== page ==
This week, the European Parliament’s Health Committee introduced amendments to Supplementary Protection Certificate (SPC) manufacturing waivers.
This week, the European Parliament’s Health Committee (ENVI) introduced amendments to Supplementary Protection Certificate (SPC) manufacturing waivers.
An SPC is an intellectual property right that grants an extension of up to 5 years on a 20-year patent term for an innovative pharmaceutical. The SPC is meant to offset the loss of patent protection that takes place during the development of a generic or biosimilar.
In May, the European Commission (EC) proposed revising SPCs in order to boost the development and manufacturing of biosimilars and generics. The proposal looked to introduce a manufacturing exemption for export purposes during the term of an SPC. The exemption would restrict the protection allowed by the SPC in order to remove competitive disadvantages to EU-based generic and biosimilar developers by allowing a drug maker to manufacture a product in an EU member state for the sole purpose of exporting a product to a non-EU market that is not subject to an SPC.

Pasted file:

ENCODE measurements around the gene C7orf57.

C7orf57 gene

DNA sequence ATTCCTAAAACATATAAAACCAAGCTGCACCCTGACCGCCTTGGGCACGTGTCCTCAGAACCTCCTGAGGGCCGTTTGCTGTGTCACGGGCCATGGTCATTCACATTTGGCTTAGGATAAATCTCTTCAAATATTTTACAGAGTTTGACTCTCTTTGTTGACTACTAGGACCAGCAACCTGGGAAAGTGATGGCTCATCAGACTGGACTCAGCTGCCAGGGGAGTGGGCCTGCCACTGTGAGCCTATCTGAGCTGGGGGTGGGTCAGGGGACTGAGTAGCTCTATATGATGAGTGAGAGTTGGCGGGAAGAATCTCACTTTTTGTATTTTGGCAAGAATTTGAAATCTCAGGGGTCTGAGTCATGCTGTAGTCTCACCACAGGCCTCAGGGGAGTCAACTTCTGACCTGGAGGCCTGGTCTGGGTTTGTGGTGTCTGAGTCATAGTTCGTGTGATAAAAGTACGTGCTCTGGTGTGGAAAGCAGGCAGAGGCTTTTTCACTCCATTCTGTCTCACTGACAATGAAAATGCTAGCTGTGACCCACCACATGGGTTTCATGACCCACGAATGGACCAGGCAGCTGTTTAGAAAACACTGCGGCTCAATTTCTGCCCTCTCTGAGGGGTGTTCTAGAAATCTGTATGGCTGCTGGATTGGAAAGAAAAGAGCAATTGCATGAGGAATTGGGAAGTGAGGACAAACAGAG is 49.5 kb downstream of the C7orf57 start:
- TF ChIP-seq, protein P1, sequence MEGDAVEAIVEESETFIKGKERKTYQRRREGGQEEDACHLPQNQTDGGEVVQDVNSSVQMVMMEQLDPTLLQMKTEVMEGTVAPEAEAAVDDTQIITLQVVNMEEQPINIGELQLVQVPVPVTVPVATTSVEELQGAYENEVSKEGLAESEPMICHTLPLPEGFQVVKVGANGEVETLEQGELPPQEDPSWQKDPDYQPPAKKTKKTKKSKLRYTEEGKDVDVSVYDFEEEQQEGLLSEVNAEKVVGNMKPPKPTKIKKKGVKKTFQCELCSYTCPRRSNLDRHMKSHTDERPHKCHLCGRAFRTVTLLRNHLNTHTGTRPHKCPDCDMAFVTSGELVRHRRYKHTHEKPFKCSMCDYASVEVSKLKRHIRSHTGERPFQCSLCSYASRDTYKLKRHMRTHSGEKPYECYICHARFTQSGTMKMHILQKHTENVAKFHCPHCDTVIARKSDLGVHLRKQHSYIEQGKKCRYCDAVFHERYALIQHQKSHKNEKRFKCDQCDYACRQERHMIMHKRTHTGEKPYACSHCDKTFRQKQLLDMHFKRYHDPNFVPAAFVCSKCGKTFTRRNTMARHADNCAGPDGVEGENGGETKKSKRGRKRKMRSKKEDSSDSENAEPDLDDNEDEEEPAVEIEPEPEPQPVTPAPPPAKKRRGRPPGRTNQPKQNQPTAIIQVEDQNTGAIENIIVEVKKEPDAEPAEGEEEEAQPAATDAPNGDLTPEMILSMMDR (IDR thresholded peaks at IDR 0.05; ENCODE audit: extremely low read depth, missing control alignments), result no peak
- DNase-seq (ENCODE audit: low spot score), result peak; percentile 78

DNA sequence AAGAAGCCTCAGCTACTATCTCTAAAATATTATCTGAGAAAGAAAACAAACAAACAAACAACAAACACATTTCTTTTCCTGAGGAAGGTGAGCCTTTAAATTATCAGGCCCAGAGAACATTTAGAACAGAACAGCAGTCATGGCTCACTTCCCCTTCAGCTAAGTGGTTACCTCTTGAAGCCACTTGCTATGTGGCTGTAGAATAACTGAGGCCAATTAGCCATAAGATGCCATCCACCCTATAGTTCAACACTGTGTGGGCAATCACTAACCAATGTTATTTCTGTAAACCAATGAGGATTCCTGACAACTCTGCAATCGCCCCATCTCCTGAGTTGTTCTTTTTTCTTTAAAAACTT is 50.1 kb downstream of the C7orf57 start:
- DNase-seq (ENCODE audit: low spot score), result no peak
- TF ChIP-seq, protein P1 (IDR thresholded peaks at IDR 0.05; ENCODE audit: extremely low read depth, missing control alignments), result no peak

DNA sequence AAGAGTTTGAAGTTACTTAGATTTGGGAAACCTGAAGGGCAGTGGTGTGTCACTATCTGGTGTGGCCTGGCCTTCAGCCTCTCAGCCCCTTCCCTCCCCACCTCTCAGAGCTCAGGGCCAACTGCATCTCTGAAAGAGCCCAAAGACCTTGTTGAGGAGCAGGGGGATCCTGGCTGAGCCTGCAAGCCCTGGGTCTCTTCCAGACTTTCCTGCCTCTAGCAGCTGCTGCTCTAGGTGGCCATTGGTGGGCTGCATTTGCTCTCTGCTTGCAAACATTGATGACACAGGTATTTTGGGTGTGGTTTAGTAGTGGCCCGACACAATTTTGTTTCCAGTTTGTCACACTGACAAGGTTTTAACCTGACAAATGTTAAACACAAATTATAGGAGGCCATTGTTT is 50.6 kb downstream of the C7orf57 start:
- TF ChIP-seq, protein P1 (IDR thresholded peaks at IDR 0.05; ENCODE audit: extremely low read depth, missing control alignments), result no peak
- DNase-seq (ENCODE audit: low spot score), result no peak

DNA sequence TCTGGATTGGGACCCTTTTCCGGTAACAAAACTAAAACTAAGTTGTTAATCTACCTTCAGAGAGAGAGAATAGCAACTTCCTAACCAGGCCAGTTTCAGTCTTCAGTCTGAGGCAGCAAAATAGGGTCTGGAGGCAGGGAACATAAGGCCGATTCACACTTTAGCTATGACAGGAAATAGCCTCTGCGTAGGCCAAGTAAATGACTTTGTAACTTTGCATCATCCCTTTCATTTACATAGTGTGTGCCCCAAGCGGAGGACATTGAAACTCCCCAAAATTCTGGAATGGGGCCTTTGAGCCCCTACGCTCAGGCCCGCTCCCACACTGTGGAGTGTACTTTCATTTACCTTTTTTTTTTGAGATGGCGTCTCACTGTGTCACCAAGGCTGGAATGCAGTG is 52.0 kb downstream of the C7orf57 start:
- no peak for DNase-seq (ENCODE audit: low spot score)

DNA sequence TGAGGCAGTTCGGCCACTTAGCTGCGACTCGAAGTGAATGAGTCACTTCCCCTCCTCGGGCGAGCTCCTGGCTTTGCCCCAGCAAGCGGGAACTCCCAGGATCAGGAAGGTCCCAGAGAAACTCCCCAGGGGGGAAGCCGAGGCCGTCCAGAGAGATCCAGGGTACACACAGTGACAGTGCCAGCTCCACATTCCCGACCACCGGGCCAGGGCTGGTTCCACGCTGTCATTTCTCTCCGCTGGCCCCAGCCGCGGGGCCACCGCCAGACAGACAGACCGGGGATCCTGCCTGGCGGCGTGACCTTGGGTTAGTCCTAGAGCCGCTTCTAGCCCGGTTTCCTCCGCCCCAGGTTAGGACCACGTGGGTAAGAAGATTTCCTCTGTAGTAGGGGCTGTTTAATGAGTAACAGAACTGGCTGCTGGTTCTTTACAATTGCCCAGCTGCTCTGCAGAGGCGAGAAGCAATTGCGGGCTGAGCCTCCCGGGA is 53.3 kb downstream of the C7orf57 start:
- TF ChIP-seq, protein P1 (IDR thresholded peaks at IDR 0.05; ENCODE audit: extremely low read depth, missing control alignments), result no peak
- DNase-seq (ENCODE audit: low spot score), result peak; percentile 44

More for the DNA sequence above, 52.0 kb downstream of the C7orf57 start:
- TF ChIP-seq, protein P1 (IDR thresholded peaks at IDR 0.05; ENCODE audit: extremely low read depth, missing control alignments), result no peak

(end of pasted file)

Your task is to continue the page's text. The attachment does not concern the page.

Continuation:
The current waiver also blocks the production and stockpiling of generics and biosimilars to allow for “day 1” launches after SPC expiry. Due to such restrictions, the EU pharmaceutical industry instead must delocalize production to non-EU countries such as Canada, India, China, and the United States.
In its most recently submitted amendments, ENVI “sent a clear signal of support with the adoption of a ‘day 1’ launch possibility to supply European patients with European manufactured medicines.” As the EU expects €90 billion (approximately $102 billion) worth of blockbuster medicines coming off patent in 2020, this amendment could have significant implications for industry.
ENVI additionally noted the need to protect trade secrets and commercially confidential information in the context of a procedure to notify other manufacturers of patent expiry. However, the committee also “maintained the very long lead time for implementing the waiver which will delay its ability to create manufacturing and access opportunities for many years.”
Adrian van den Hoven, director general of Medicines for Europe, commented in a statement, “We hope that this progress, together with a more reasonable date of application, will be agreed by the Parliament and the Council in a future final agreement. We urge the Parliament’s Legal Committee to adopt a final opinion that includes these important priorities for health, for jobs, and for a robust pharmaceutical ecosystem.”